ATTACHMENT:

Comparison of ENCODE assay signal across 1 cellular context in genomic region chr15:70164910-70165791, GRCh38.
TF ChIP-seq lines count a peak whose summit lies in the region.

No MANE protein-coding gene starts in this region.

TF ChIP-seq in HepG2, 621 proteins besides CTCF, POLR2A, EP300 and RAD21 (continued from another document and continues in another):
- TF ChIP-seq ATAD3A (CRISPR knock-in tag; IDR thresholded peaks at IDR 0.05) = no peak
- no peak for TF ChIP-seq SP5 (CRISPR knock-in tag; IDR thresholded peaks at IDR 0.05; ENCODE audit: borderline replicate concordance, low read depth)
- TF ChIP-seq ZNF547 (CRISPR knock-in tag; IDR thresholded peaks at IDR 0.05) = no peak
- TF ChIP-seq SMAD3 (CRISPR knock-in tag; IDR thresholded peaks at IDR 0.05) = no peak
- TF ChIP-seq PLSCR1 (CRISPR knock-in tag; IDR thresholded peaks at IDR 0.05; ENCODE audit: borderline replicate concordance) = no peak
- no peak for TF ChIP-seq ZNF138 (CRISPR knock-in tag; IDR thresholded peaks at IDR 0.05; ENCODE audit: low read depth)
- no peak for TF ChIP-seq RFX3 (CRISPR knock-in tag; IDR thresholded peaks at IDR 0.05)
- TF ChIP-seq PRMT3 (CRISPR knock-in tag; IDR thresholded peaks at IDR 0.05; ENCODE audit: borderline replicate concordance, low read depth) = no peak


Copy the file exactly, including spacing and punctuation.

Comparison of ENCODE assay signal across 1 cellular context in genomic region chr15:70164910-70165791, GRCh38.
TF ChIP-seq lines count a peak whose summit lies in the region.

No MANE protein-coding gene starts in this region.

TF ChIP-seq in HepG2, 621 proteins besides CTCF, POLR2A, EP300 and RAD21 (continued from another document and continues in another):
- TF ChIP-seq ATAD3A (CRISPR knock-in tag; IDR thresholded peaks at IDR 0.05) = no peak
- no peak for TF ChIP-seq SP5 (CRISPR knock-in tag; IDR thresholded peaks at IDR 0.05; ENCODE audit: borderline replicate concordance, low read depth)
- TF ChIP-seq ZNF547 (CRISPR knock-in tag; IDR thresholded peaks at IDR 0.05) = no peak
- TF ChIP-seq SMAD3 (CRISPR knock-in tag; IDR thresholded peaks at IDR 0.05) = no peak
- TF ChIP-seq PLSCR1 (CRISPR knock-in tag; IDR thresholded peaks at IDR 0.05; ENCODE audit: borderline replicate concordance) = no peak
- no peak for TF ChIP-seq ZNF138 (CRISPR knock-in tag; IDR thresholded peaks at IDR 0.05; ENCODE audit: low read depth)
- no peak for TF ChIP-seq RFX3 (CRISPR knock-in tag; IDR thresholded peaks at IDR 0.05)
- TF ChIP-seq PRMT3 (CRISPR knock-in tag; IDR thresholded peaks at IDR 0.05; ENCODE audit: borderline replicate concordance, low read depth) = no peak